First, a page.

Abstract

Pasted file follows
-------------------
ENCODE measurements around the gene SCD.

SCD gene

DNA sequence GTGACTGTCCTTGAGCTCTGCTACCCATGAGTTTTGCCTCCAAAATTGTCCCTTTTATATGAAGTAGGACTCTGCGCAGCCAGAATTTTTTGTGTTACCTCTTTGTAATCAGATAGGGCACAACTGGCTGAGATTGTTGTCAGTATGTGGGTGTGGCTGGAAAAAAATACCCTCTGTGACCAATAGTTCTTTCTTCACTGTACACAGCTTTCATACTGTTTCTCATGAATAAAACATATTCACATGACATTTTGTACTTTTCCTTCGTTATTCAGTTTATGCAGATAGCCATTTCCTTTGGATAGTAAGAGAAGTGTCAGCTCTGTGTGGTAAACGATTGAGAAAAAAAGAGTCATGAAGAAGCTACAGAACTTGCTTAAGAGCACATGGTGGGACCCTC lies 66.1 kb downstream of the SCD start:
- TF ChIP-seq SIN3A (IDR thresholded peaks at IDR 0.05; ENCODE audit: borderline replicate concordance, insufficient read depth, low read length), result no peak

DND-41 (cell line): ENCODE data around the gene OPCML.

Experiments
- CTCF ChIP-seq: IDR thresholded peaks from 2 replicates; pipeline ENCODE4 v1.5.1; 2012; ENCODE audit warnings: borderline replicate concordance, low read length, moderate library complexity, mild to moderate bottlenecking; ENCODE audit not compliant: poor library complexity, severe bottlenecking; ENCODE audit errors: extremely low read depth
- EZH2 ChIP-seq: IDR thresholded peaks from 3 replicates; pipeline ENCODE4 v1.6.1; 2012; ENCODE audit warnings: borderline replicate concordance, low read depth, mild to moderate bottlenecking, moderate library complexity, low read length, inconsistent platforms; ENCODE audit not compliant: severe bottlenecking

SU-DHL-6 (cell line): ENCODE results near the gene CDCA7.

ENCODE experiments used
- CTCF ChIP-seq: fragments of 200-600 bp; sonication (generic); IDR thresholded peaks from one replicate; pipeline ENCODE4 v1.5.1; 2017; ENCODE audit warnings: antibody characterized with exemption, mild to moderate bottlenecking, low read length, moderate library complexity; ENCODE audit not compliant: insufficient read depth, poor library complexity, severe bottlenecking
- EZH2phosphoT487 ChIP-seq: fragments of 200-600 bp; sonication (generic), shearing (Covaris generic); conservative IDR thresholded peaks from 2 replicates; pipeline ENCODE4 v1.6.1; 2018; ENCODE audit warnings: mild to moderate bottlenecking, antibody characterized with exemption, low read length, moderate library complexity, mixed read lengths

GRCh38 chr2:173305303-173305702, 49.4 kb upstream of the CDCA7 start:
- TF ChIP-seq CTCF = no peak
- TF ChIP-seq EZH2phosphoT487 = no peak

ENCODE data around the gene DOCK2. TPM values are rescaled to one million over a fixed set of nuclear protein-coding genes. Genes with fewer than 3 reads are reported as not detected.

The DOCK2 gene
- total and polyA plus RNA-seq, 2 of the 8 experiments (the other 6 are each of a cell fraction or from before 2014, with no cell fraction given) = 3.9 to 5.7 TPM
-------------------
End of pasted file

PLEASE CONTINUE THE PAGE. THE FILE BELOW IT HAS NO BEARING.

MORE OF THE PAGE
The current study investigated the relationship between the psychological capital and work tension of entrepreneurs on their level of job satisfaction using a national (United States) random sample of 144 founders who were the top management team leaders of their new ventures. As expected, the findings demonstrate a positive relationship between psychological capital and job satisfaction and a negative relationship between work tension and job satisfaction. Also in alignment with our predictions, psychological capital was found to reduce the negative effects of work tension on job satisfaction. As such, it appears that the development of psychological capital within entrepreneurs may help them to build resistance against the wide range of psychological stressors that they inherently face while leading their new ventures.

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